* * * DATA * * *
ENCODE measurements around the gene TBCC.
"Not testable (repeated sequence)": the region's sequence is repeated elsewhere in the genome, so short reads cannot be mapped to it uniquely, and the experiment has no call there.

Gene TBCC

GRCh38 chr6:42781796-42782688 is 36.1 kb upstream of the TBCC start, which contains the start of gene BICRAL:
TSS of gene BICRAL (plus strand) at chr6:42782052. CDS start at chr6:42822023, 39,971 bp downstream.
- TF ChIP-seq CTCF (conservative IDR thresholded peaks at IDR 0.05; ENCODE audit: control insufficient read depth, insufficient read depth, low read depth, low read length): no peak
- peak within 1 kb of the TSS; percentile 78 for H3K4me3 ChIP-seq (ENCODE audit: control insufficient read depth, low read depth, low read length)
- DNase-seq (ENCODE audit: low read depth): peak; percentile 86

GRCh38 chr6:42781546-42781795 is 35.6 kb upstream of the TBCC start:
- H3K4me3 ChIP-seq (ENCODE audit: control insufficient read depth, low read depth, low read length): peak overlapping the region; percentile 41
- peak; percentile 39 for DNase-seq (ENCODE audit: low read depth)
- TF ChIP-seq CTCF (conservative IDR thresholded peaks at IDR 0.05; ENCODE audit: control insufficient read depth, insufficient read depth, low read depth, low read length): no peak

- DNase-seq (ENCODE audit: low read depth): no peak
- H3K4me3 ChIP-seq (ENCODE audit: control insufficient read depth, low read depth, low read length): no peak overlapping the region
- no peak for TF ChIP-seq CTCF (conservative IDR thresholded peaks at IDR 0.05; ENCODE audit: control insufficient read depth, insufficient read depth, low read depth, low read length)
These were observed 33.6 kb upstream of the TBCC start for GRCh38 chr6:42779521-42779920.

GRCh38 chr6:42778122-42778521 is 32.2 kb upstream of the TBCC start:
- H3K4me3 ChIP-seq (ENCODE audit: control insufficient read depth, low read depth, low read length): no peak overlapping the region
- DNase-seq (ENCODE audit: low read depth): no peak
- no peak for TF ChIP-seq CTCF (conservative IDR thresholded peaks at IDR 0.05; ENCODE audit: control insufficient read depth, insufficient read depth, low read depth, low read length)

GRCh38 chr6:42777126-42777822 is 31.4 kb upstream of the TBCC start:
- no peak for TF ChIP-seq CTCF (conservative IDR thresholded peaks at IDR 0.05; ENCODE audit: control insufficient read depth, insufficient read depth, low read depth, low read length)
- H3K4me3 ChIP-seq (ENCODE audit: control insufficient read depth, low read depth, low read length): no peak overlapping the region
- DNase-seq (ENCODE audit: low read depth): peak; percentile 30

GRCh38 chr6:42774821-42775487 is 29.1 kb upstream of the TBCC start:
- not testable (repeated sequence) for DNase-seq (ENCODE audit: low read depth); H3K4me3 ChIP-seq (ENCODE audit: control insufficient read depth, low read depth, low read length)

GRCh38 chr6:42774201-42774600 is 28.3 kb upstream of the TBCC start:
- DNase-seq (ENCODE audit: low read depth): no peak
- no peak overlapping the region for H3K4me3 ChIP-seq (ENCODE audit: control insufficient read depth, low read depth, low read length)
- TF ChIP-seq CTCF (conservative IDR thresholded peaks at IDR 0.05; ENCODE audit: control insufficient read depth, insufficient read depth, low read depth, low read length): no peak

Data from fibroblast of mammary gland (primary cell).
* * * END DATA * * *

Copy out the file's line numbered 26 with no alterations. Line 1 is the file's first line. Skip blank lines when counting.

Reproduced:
- not testable (repeated sequence) for DNase-seq (ENCODE audit: low read depth); H3K4me3 ChIP-seq (ENCODE audit: control insufficient read depth, low read depth, low read length)